A measure that would have made progress in accommodating the disabled was abruptly withdrawn from consideration in the Council on Aging at the United Nations Framework Convention on Climate Change, otherwise known as COP26. The withdrawal led to a heated exchange between Israel and the UK, which is one of the conference’s co-chairs.
In a statement issued on Wednesday, UK Foreign Secretary Jeremy Hunt said he “sends his deepest apologies to the disabled guests who were denied access to the Council on Aging’s official event at the UN Climate Change Conference.
“The British Government had no intention of blocking these guests’ access to the event, but we found it hard to understand why there wasn’t a prior agreement.”
The organiser, Elad Yadlin, who was slated to represent Israel, said he was withdrawing from the conference.
“We have now met with the Foreign Secretary to apologise for this state of affairs,” Yadlin said in a statement released to the media, according to Israel Hayom, a pro-Netanyahu news outlet.
But Israel’s Environment Minister, Avi Gabbay, said Hunt’s comments were an “acceptance of failure” and continued.
“Thank you, Mr. Hunt. Thank you for expressing understanding. It is an enormous injustice for the disabled and the poor and it is so wrong. This is beyond my comprehension and I find it unacceptable,” said Gabbay, who is also chair of the governing Labour Party in Israel.
Gabbay suggested that Hunt make amends to the Israelis.
“Well now all you have to do is come to the southern Strip for which the Israeli government is responsible. This is where the Great Mother holds your hand and reads to you and the disabled dignitaries from around the world in a care home. No one has a right to spit on them,” he said.
“Let me set this straight. You can’t attend a UN conference and not get physical with your member of the Foreign and Commonwealth Office. You cannot come to the Golan Heights, which is our sovereign territory, and not be physically confronted with a Zionist, the ethnic cleansing and the expulsion of those displaced from the lands of the Ancient Covenant. You cannot tell the US ambassador in Israel that, by the way, it is ok for her to come, but you are spitting on me because I don’t recognise your legitimacy.
“This is complete madness! As a student, the UK establishment teaches you how democracy works, but at some point it stops working. You were a veteran. You were part of the joint force that saw the Allies put down the Japanese Invasion of Afghanistan, you knew how to deal with UN operations at the height of the cold war and you were an astute and successful operator at NATO.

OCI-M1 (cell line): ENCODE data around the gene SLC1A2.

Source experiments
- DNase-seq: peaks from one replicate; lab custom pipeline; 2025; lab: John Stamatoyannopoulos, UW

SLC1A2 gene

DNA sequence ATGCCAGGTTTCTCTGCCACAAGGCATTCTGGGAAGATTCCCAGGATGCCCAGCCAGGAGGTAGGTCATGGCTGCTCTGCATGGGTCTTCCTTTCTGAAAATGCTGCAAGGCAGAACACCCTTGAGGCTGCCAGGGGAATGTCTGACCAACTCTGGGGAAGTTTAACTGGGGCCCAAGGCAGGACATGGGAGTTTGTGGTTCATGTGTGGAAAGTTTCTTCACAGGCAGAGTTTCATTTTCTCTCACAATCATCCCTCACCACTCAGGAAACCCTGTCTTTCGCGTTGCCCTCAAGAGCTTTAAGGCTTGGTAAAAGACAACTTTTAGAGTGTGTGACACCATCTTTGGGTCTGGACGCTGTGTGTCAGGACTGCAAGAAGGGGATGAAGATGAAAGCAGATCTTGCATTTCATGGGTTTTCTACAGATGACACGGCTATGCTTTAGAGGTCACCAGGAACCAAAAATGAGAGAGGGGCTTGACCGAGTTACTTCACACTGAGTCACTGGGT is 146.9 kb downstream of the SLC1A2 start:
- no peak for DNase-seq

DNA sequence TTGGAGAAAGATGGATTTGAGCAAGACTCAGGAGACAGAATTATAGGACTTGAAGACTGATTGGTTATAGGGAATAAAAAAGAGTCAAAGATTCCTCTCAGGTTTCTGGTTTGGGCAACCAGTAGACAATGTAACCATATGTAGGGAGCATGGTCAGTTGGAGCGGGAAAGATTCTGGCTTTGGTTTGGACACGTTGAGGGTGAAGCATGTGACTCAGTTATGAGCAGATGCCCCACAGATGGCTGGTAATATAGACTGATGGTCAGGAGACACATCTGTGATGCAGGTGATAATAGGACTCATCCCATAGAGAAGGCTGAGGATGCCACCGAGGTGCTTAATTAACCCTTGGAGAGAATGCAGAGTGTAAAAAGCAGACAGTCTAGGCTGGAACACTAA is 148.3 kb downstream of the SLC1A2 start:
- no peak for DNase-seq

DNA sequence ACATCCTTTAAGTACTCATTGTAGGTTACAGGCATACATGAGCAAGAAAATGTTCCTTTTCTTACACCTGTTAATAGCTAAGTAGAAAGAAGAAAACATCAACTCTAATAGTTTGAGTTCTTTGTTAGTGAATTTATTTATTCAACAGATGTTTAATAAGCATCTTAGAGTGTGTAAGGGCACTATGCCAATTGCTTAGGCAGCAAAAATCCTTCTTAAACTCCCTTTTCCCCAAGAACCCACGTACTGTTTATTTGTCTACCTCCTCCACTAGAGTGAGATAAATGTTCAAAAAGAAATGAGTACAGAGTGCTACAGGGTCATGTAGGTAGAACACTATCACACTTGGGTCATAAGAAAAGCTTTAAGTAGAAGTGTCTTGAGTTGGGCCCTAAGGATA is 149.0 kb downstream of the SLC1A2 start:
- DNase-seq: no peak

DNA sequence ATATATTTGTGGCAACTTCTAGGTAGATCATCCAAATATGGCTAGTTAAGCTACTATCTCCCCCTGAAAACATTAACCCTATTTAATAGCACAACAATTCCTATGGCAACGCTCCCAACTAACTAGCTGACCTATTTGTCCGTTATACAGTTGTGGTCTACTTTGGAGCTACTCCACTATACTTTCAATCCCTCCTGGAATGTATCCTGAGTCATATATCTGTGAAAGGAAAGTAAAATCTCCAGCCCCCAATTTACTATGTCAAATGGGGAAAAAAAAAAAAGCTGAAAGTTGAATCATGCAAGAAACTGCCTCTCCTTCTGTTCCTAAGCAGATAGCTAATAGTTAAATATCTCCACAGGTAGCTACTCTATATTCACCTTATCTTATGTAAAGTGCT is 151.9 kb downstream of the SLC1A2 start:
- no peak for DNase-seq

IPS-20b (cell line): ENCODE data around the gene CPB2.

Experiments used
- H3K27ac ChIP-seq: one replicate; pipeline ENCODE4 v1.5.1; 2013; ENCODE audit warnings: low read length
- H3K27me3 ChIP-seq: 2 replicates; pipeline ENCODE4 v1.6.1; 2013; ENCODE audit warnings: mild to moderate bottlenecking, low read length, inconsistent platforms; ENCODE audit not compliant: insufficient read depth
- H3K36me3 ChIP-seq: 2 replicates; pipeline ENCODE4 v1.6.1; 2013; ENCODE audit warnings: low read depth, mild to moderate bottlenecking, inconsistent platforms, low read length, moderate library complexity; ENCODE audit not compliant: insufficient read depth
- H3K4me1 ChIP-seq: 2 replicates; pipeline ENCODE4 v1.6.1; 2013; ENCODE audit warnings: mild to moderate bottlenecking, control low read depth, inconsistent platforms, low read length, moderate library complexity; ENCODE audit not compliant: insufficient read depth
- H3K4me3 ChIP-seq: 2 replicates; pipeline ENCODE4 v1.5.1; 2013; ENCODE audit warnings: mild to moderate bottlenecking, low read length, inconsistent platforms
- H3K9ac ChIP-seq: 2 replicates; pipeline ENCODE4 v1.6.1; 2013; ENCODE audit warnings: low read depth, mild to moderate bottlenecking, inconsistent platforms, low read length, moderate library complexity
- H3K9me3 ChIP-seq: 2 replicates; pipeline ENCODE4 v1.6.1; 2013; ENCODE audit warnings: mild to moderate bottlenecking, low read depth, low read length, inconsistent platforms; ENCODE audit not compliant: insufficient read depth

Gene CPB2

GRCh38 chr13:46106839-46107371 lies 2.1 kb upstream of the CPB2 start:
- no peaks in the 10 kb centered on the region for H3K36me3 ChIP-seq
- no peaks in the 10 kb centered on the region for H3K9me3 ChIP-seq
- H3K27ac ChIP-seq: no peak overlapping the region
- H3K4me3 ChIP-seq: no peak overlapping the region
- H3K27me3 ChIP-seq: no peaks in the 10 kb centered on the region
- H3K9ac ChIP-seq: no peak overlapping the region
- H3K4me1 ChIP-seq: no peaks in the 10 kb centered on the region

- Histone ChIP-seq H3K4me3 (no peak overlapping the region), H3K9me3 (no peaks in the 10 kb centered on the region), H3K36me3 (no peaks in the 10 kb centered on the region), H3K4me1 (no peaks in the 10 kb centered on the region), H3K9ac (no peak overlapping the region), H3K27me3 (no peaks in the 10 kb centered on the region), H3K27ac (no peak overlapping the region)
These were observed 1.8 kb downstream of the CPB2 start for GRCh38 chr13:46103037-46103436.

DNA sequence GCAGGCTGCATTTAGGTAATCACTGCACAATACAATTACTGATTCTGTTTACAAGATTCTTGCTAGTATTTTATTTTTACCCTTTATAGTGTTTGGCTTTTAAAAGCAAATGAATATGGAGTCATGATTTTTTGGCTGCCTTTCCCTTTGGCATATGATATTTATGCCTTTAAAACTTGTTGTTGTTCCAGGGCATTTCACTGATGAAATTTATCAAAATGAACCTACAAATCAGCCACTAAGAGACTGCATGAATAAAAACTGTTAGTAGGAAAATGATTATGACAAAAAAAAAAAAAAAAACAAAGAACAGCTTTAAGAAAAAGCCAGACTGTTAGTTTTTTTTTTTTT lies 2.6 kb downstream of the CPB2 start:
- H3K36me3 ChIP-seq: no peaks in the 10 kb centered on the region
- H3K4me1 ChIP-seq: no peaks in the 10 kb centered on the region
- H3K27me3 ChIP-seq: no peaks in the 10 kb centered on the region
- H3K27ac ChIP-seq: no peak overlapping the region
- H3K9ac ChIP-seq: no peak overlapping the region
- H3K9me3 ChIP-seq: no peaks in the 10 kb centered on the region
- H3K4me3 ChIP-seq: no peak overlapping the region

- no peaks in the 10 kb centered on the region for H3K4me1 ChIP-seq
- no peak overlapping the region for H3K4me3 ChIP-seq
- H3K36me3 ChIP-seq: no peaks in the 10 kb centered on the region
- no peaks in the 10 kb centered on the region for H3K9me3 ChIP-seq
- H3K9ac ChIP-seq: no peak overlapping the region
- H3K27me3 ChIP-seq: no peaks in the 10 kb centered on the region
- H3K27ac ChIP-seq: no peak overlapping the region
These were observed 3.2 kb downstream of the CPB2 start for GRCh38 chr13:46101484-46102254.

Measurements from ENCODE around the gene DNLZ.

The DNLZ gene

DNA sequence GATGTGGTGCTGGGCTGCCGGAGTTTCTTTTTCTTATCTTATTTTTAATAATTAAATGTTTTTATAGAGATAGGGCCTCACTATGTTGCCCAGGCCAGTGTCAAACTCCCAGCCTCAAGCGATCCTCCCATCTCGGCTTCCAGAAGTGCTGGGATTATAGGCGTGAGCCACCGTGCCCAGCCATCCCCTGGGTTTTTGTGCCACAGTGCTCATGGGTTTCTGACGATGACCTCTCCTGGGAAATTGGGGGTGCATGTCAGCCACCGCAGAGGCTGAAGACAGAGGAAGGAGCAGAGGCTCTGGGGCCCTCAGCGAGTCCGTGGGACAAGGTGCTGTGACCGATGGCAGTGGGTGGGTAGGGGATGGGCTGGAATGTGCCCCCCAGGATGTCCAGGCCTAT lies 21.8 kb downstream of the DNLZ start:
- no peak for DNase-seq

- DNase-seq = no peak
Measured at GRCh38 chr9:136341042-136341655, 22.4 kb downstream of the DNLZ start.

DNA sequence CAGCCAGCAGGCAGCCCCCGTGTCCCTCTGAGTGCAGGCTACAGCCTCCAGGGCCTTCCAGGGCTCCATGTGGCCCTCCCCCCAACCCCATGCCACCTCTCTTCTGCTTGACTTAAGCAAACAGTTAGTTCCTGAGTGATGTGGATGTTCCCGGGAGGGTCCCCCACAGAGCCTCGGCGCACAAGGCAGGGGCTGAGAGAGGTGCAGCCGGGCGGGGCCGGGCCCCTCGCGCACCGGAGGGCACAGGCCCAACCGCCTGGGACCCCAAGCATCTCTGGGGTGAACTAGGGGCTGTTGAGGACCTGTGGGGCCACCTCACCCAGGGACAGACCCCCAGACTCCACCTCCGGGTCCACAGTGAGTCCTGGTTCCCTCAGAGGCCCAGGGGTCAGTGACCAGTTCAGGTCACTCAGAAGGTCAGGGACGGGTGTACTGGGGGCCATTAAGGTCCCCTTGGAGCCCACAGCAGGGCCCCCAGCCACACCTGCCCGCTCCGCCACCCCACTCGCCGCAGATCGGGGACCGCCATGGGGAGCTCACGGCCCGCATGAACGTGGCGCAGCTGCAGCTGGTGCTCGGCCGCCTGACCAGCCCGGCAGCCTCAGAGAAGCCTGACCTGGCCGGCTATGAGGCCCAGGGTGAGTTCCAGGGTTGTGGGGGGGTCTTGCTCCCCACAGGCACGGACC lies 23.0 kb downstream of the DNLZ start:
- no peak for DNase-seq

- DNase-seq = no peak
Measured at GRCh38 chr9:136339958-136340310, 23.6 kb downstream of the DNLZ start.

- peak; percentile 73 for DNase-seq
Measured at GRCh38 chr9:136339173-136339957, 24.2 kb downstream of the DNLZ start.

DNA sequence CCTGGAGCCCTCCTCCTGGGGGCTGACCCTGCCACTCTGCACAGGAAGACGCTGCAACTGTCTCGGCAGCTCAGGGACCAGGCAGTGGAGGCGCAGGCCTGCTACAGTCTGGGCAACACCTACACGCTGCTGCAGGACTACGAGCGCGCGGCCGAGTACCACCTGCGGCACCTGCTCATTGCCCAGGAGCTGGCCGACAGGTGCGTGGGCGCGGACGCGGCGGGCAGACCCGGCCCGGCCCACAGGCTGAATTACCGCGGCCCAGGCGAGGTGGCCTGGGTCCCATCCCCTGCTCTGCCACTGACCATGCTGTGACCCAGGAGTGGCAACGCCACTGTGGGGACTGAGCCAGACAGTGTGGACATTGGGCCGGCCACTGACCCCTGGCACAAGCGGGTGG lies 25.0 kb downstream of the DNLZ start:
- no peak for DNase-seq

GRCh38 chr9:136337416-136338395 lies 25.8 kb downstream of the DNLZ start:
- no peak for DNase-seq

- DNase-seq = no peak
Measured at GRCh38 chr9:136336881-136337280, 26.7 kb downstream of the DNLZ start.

“However, you have been blinded to your own hand in the Israeli-Palestinian conflict and we — Israel — do not think that you see this. It’s actually quite touching, we salute your restraint and we stand with you to condemn this stupidity. Shame on you Mr. Hunt!”
Hunt, who is pro-Brexit, has just taken up his new post in London and his predecessor Boris Johnson resigned in protest of what he called British Prime Minister Theresa May’s approach to Brexit.
Hunt said he was “deeply sorry” that the disabled people were prevented from attending the Council on Aging’s event.
“There was a failure to secure those accessible facilities at the conference on the eve of the event and in breach of UN and UK policy,” Hunt said.
Hunt said his government should have led the call to “set a precedent to ensure that people from all countries, from all backgrounds have a fair say, that people are able to access their meeting space and … are kept at any major event protected by safe, accessible infrastructure.”
Hunt and US President Donald Trump took the stage together on Wednesday in a show of global solidarity that coincided with the release of the US President’s State of the Union address, vowing to help the developing world weather the “assault on our planet” — including a pledge to provide annual funding of $100 billion by 2025 to help the world’s poorest countries fight climate change.
Trump’s $100 billion pledge was an increase over existing US assistance, but fell short of the $200 billion that many UN member states and NGOs had been calling for.